I'm from a working class family. My parents and grandparents had working class jobs, as did (and does) my brother. My extended family - aunts, uncles, cousins - all were from the sort of stock politicians fall over themselves to flatter and patronise. Despite being confirmed non-labour movement people, we never had it very good. My family lived in a small, cramped house and we knew some very tough times. Class is never a neutral demographic category, it wounds deeply and I am one of millions who carry the scars. This is precisely why Marxism appealed. It explained class, its role throughout history, and why it and capitalism are inseparable. If the history taught at school was the collective biography of the haves, Marxism was the story and condensed experience of the have nots. And this was also why your pomo types, be it the more activist-oriented scholarship of Michel Foucault or the sit-back-and-enjoy-the-show fatalism Jean Baudrillard, left me cold. In the name of anti-essentialism and anti-totalisation, Marx and Marxism was utterly dismissed as mechanical and irredeemably authoritarian, as if forced labour camps and the NKVD could be found wrapped up in the analysis of commodity fetishism and the materialist conception of history. When Marx went, so did any kind of class analysis. In book after book, it was explained that radical politics could do no better than contingent alliances between oppressed groups in pursuit of strictly limited objectives. There was no place for the experience of class and the place it occupies in a set of abstract but nevertheless real and systematic power relationships. It was as if millions of people like you and me didn't matter or exist.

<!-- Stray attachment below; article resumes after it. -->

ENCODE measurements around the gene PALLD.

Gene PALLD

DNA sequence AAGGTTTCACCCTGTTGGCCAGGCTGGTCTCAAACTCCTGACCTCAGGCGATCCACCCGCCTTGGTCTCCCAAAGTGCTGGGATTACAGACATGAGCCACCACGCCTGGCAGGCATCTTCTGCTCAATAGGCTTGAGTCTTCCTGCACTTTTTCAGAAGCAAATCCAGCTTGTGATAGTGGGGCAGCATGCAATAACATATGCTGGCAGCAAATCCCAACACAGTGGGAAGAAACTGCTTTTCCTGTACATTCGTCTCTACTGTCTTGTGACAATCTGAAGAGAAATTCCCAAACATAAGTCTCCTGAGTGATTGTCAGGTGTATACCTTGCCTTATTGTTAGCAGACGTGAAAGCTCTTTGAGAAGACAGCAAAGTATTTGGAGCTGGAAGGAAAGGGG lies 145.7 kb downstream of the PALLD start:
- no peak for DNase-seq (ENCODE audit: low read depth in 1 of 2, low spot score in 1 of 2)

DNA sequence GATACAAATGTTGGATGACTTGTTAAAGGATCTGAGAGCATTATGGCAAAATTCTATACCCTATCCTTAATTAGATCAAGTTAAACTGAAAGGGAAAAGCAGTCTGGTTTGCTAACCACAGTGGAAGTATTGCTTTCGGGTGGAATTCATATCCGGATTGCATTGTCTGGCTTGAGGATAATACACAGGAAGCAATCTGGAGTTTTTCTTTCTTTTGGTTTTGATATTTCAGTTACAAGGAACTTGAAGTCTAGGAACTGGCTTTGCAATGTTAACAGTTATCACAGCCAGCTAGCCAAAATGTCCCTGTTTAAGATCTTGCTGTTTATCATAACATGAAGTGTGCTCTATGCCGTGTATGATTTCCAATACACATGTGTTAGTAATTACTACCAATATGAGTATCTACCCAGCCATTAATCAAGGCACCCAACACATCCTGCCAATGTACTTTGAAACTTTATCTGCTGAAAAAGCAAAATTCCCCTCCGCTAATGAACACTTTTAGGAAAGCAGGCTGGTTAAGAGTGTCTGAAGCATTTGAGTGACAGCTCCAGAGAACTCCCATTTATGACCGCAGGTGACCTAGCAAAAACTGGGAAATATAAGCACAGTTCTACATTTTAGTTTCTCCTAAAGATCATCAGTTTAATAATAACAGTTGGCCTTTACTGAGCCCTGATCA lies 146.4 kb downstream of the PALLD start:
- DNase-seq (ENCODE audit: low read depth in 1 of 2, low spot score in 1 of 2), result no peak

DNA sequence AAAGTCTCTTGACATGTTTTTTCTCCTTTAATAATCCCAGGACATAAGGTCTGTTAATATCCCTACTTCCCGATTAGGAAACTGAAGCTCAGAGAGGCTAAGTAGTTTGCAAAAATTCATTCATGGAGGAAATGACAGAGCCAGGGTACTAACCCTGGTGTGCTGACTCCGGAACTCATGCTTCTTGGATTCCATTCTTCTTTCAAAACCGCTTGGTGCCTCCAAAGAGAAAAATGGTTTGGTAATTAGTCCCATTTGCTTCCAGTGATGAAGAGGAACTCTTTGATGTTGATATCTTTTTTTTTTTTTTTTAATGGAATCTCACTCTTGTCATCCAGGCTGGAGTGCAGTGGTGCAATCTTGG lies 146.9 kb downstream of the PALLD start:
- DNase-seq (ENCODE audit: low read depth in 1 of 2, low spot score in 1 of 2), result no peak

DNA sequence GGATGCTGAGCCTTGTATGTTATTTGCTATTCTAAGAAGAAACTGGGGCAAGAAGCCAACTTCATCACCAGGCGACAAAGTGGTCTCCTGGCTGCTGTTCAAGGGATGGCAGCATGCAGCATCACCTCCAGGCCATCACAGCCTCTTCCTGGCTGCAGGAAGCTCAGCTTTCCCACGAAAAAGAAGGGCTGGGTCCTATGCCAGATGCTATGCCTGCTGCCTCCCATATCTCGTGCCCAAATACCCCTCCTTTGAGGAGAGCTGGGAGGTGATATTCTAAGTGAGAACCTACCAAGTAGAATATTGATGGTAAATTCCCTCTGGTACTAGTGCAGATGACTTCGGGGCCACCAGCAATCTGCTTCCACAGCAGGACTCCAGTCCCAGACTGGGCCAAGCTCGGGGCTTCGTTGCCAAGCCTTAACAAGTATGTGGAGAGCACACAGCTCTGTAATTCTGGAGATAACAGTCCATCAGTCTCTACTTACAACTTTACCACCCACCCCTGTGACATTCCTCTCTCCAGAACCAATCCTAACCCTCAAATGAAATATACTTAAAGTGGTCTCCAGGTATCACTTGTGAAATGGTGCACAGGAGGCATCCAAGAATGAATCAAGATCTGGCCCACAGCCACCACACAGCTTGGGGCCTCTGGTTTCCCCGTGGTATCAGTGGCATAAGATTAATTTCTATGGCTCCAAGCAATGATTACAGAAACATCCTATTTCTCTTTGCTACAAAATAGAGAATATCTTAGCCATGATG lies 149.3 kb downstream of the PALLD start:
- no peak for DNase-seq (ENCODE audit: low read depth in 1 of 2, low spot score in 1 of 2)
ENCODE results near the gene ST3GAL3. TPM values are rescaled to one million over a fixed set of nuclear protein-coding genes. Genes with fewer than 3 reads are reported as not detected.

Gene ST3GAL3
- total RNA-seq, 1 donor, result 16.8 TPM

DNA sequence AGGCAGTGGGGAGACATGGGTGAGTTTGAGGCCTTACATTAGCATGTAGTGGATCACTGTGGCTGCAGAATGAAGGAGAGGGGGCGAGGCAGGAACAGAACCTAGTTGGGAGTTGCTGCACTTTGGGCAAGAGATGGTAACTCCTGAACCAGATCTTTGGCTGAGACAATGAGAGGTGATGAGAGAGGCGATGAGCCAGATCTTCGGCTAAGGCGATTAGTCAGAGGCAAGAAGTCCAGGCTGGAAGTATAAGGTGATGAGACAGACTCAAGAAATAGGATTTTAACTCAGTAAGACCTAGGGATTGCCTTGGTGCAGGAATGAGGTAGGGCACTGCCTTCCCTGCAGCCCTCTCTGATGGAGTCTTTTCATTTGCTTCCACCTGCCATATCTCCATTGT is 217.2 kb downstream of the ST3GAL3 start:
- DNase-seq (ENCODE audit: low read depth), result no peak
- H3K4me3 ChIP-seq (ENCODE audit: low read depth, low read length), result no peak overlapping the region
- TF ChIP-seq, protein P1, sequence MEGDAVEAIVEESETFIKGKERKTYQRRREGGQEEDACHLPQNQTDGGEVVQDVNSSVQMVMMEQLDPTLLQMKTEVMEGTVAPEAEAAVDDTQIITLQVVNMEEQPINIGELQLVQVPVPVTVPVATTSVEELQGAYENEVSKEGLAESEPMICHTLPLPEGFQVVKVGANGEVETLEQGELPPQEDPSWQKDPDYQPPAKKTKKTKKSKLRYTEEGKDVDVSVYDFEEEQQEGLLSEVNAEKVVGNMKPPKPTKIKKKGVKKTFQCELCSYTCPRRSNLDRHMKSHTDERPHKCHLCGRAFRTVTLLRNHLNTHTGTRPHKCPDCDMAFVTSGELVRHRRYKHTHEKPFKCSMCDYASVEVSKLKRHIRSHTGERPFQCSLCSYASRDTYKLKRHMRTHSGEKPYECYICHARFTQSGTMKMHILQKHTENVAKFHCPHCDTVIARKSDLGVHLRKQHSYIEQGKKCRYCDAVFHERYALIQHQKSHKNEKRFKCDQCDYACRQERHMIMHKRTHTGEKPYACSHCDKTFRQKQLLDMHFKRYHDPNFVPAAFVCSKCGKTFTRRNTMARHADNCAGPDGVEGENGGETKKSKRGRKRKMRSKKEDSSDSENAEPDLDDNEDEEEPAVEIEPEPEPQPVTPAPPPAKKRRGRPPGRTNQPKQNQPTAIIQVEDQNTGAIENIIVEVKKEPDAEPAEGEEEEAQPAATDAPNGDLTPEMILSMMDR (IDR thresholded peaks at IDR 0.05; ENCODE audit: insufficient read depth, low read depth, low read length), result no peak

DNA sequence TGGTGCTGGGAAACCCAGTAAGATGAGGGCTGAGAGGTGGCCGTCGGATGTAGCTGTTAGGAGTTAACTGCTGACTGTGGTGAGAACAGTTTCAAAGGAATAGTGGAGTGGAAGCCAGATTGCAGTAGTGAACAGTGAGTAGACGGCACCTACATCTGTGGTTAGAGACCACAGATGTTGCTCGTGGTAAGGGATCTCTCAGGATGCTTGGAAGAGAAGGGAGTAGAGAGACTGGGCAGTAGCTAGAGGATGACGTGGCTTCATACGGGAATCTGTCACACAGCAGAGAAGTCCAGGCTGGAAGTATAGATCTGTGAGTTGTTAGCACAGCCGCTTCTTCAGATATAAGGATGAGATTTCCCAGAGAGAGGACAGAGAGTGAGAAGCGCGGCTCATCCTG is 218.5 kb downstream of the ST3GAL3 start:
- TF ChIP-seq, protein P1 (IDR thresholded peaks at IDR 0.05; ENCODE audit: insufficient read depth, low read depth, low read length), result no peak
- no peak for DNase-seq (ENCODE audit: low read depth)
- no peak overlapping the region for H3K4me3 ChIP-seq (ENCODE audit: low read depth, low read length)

Simultaneously, while the postmodern social theory I read was doubting the relevance and social weight of millions, the neoliberal restructuring of the world economy was in full swing. The political common sense was that the state should regulate capital and actively intervene in economic matters to secure socially just objectives were pooh poohed. At best its role was officially relegated to making one's country an attractive and safe place for footloose global capital looking to turn a buck. This may have meant holding down higher rate taxes, deregulating whole industries, and providing an educated and mostly docile workforce. At its worst, the state raged relentless class war upon social democratic reforms and labour movements. Once Thatcher had given the miners a kicking, the floodgates of privatisation really opened up. A deluge of wealth and power drained away from people who sold their capacity to work as well as those dependent on social security support in some way. Those at the very top were swamped by more cash than they ever could spend. The balance between capital and labour was tilting and inequality accelerated. Class analysis, which is and will always be relevant for as long as capitalism exists, became even more urgent, and yet was largely absent.